Town of Aguas Calliente with river running through the middle and mountains in backgroundI suppose if you had a bit more to spend, you could stay in one of the hotels at the top of the hill that seems to have an amazing view of the mountains which practically sit on top of this village.  They are huge, rounded, dome like structures some with magnificent, sheer cliffs on the some of the sides.  It is beautiful here, lush and green with vegetation. This location is what they call the “eye brow” of the amazon.  There are jungle-like trees, succulent plants and tropical flowers; much different than in Ollantaytambo.  I half expect to see monkeys swinging in the trees.  The town has a river that runs through the middle and has steep walkways on either side filled with restaurants, small markets and tourist shops.

Jacob snuck out early this morning to do his climb.  When we woke a couple hours later, the girls were quite angry with him for leaving them behind.  They didn’t quite understand the enormity of the hike up Wayna Picchu.   I packed a lunch, snacks, and water for all of us.  After getting myself and the girls ready, we headed for the bus to take us up to the ruins.  Machu Picchu has been a bucket list place for me for as long as I can remember.  As a warm up to the amount of stairs in the ruins, you first climb many flights of stairs from where the buses drop you off to the entrance of the grounds.  I felt a sense of urgency and excitement to get to the top but had to temper that to go at an appropriate pace for the girls.  At last we reached the top and the postcard scene of Machu Picchu lay before us.  It was a beautiful sunny day with clouds high in the sky.  Much the same as I felt the first time I traveled outside of North America and saw the Eiffel Tower, a sense of awe and disbelief poured over me.  There is a palpable tranquility that permeates the air in the Sacred Valley and it seems to culminate here at Machu Picchu.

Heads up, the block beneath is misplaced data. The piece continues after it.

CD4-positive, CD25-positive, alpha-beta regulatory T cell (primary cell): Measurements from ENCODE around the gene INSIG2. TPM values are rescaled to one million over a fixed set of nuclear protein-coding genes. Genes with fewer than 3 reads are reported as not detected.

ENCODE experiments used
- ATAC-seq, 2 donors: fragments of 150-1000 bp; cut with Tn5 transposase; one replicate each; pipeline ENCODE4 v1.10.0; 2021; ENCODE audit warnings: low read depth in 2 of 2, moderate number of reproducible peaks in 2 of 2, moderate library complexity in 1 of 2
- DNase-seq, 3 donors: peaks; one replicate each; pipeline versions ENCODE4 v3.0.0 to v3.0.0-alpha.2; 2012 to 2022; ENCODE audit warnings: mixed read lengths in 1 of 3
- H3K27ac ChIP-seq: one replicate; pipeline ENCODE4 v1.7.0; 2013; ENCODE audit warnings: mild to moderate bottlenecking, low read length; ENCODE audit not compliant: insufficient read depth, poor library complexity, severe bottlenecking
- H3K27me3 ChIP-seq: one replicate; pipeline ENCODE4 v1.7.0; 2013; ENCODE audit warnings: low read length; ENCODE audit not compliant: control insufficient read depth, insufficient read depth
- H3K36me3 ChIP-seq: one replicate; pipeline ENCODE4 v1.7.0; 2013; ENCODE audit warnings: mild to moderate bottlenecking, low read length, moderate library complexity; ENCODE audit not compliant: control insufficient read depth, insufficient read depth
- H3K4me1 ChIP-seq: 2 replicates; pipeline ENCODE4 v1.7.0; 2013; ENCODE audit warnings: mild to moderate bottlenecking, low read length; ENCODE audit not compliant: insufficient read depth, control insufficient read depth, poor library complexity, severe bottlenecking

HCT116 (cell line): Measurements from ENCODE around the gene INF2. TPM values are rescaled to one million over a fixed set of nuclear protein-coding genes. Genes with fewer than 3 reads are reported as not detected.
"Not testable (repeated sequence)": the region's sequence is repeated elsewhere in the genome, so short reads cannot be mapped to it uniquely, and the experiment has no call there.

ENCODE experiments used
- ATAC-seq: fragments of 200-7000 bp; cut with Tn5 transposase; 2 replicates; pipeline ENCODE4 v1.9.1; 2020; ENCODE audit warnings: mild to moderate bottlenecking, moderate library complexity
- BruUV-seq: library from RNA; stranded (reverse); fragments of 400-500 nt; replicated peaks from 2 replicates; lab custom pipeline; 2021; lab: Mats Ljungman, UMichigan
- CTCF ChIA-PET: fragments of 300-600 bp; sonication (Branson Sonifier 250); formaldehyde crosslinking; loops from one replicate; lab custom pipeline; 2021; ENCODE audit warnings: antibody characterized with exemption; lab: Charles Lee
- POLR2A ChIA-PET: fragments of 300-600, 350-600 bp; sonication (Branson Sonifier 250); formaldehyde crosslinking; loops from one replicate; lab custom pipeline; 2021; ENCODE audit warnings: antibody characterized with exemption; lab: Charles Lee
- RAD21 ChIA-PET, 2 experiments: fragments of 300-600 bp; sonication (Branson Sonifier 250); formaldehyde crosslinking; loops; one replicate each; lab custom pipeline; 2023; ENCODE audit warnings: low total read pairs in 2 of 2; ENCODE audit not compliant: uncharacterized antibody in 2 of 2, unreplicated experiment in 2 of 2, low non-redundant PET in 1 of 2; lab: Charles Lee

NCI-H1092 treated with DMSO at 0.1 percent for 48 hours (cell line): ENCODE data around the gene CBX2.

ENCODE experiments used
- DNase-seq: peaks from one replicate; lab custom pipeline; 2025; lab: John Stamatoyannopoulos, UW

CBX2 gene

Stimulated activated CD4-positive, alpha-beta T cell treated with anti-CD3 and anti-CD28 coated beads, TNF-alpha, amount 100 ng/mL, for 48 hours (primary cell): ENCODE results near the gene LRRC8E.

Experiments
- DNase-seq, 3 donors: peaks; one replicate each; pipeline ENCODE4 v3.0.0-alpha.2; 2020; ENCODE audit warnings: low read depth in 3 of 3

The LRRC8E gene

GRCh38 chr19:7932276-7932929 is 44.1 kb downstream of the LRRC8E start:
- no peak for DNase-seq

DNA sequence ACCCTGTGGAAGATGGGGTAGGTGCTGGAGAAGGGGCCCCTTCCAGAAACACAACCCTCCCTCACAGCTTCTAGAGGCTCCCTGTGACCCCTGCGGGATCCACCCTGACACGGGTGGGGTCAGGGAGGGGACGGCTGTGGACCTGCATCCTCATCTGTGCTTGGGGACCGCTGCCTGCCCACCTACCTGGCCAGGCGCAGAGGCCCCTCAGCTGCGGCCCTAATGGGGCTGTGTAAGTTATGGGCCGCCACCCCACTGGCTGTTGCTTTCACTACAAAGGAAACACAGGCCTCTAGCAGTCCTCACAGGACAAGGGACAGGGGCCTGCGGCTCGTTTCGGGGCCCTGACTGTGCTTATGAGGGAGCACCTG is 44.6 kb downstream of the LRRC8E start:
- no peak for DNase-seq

Before heading out, I did some reading about the ruins and one site in particular caught my attention.  The Intihuatana Stone or “Hitching Post of the Sun” is high atop a hill and looks directly at Wayna Picchu.  It was designed to “hitch the sun at the two equinoxes” and is thought to be a “precise indicator of the two equinoxes and other significant celestial periods” (information taken from  The Incan people had several of these stones scattered throughout their territory.  They believed that if a person touched their forehead to the stone they would be opened to the Spirit world.  large carved stone in the shape of a tower with mountains in the backgroundThe Spaniards systematically destroyed all of the Intihuatana stones during their conquest but because they never found it, the one at Machu Picchu is still intact.  When the stones were destroyed, the Incan people believed the deities would no longer reside in that area.  So, all who know me well know that of course this is exactly where I want to go.  If this stone has not been destroyed, then the magic is still there.  As we ascended the top of the hill and viewed the stone, I was immediately washed with tranquility and could feel the vibration from the sacred mountain of Wayna Picchu and that shrine.  Sadly, I wasn’t allowed to touch my forehead to the stone but I did reach out and touch it with my hand and was immediately reprimanded by a staff person standing nearby.  I felt a profound connection with the earth and the Great Spirit, Universal Energy, God, Love or whatever the name, I felt It all around me.  I was literally tingling from head to foot.